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Pioneering new ways to improve democracy for all

Shaping political decision-making and democratic process with cutting-edge politics research.

Published: 7 February 2020

Southampton researchers played a key role in a groundbreaking project that has shown the use of citizens’ assemblies can be a novel means of injecting citizens’ voices into political decision-making.  And a new study will see Southampton politics researchers work with software engineers to use machine learning to explore polarization and disengagement with politics.

A citizens’ assembly is a group of people, selected at random and brought together to discuss an issue or a range of issues and reach a conclusion about what they think should happen.

The Democracy Matters project, conducted in collaboration with other field leaders in the theory and practice of democratic innovation, introduced citizens’ assemblies in British democracy for the first time.

The project ran and analysed two assemblies at regional level: Assembly North, based in Sheffield, and Assembly South, based in Southampton.

It showed that the concept of citizens’ assemblies allowed different demographics to engage with policymaking and bridged the gap between citizens and elected politicians, building more trust.

Crucially, the project also identified challenges within the concept, which Southampton researchers were able to find solutions for.

The Democracy Matters project went on to inform the design of subsequent citizens' assemblies on Brexit and social care – with the latter commissioned by two parliamentary select committees. The Citizens’ Assembly on Social Care (CASC) was the first ever citizens’ assembly run by the UK Parliament.

Southampton’s expertise in this research area has been sought out by political and non-political groups who wanted to improve engagement.  Southampton researchers have worked with the Dorset Local Enterprise Partnership to create a citizen assembly for local councillors about their industrial strategy and also advised environment lobby group Extinction Rebellion, on a citizens’ assembly about climate change.

Dr Matt Ryan, Lecturer in Governance and Public Policy at the University of Southampton, who worked on the citizens’ assembly projects, said: “Citizens’ assemblies have the power to engage and build confidence between the public and politicians. Over the last 10 to 15 years, trust in political institutions and those who run them has gone down.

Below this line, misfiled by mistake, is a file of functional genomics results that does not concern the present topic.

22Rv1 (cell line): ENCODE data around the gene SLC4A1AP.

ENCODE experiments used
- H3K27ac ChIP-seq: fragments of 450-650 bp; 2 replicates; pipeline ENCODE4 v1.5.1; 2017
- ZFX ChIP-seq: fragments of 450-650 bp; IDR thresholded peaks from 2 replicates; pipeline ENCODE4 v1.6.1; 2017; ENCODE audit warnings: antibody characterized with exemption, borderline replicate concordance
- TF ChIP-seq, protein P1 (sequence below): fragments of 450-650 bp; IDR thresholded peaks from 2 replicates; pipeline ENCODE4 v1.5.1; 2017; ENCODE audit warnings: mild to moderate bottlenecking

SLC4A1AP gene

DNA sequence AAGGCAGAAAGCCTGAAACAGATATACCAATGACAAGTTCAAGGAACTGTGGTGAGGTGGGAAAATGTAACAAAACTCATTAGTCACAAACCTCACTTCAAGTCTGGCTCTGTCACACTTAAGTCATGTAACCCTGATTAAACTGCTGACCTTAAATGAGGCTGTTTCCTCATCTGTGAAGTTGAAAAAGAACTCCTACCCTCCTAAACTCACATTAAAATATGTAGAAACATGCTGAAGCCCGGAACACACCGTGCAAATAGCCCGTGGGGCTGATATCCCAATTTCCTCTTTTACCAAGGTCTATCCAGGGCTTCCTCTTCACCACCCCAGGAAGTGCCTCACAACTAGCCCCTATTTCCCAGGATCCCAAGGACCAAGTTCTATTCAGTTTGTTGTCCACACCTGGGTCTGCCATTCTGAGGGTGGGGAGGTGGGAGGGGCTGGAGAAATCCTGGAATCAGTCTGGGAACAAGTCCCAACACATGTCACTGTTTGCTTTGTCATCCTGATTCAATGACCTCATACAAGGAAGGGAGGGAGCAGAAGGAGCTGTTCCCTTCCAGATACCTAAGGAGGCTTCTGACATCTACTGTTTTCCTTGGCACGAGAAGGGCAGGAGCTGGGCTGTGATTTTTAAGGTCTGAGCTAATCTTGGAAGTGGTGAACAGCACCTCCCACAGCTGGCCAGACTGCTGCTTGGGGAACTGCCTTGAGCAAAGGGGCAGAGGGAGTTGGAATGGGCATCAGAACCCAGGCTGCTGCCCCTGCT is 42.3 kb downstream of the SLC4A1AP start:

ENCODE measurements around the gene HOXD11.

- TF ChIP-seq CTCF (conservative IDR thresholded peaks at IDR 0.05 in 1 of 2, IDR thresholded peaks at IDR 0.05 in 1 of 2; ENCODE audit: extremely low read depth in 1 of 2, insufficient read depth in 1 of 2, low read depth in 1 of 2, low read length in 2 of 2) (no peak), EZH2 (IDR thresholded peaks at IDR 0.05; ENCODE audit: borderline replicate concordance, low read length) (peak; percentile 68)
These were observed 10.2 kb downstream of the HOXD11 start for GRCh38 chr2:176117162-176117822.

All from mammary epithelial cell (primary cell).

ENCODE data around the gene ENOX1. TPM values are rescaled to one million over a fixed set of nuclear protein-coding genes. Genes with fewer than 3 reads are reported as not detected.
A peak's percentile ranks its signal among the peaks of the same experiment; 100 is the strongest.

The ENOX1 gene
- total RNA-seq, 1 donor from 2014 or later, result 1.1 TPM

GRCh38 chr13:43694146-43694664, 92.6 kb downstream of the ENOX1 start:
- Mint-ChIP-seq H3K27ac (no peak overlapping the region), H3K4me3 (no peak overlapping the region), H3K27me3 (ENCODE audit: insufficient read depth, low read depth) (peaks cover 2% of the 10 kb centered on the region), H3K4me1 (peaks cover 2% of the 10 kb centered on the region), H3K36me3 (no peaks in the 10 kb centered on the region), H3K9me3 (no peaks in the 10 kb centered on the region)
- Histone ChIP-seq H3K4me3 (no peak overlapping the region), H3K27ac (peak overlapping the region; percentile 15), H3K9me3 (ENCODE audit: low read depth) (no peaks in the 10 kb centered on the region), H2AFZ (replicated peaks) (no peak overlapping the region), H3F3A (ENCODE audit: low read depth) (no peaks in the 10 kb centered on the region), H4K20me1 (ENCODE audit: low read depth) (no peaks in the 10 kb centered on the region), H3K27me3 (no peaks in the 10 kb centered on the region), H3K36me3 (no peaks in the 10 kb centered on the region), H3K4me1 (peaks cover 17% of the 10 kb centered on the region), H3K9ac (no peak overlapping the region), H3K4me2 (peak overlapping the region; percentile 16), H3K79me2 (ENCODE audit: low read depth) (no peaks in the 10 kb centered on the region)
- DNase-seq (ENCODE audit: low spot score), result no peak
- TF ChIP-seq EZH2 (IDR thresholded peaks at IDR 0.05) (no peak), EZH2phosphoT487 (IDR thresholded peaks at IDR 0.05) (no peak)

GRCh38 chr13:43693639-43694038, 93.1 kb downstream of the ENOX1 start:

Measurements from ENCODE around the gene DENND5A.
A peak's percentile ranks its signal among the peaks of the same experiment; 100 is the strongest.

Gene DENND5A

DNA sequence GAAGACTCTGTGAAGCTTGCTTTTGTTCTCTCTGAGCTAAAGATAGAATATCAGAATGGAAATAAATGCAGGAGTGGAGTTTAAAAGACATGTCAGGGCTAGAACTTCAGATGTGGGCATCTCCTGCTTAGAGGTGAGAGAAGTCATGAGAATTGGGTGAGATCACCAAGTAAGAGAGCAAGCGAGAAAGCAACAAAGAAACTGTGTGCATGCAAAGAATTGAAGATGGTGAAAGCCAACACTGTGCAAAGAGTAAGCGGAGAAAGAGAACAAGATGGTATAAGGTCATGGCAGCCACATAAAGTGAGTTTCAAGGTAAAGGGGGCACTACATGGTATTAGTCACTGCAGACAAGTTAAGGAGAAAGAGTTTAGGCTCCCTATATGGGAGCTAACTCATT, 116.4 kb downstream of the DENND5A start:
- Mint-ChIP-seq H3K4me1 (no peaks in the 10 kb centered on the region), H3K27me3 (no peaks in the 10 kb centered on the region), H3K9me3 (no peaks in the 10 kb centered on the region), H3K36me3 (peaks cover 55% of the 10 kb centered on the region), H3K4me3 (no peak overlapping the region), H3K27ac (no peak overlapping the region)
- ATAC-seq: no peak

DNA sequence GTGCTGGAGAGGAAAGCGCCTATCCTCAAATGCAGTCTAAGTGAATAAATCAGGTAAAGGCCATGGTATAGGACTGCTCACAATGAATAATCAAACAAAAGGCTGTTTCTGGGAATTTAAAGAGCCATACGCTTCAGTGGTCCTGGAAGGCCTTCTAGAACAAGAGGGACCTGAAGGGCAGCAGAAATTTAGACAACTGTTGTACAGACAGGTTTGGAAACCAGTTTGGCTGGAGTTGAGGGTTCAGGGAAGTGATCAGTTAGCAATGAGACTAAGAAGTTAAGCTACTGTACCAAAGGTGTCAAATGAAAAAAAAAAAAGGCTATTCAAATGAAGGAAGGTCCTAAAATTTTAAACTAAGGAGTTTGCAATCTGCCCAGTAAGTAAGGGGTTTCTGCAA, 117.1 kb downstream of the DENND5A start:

This work aims to give an opportunity to people to be involved and give their opinion on what happens in their country. Citizens’ assemblies are able to provide better information to leaders and policymakers.

Dr Matthew Ryan - UKRI Future Leaders Fellow, Lecturer in Governance and Public Policy

“However, there is work to be done and we need to know when and where these types of interventions should be used to get the best out of them and to ensure we are including people across society,” Matt adds.

Matt will lead the new Rebooting Democracy project, with the University of Southampton’s Research Software Group.

The £1.47m programme, funded by the UK Research and Innovation scheme, will take place in three phases. Phase one will combine data from surveys, crowdsourcing and social media to determine the best conditions in the past that have led to increases in positive democratic behaviours in political interventions such as citizens’ assemblies or referendums.

The second phase will create a dashboard where social media data and machine learning are used to build an early warning system to tell governments and civil society groups what people are saying about various issues, or when issues are bubbling under that they should consult on.

For its third phase, the project will run trials using the information in the dashboard, working with partners such as Southampton City Council, Involve and the World Bank, to make recommendations on what and how bodies should engage with the population.

“Despite continued support worldwide for democracy as a regime, democracy as a practice is suffering,” Matt said. “People are polarizing and the compromise that is essential to politics is becoming harder to reach.

“Combining our politics research with the University’s software engineering expertise will produce a tool that allows vital insight into democratic processes, so we can answer important questions such as: ‘How can we engage people in the right ways?’ and ‘How can we avoid violence, hate speech and so on?’. If we can shed light on these issues and provide meaningful answers, we hope to be able to help improve the democratic process for everyone.”

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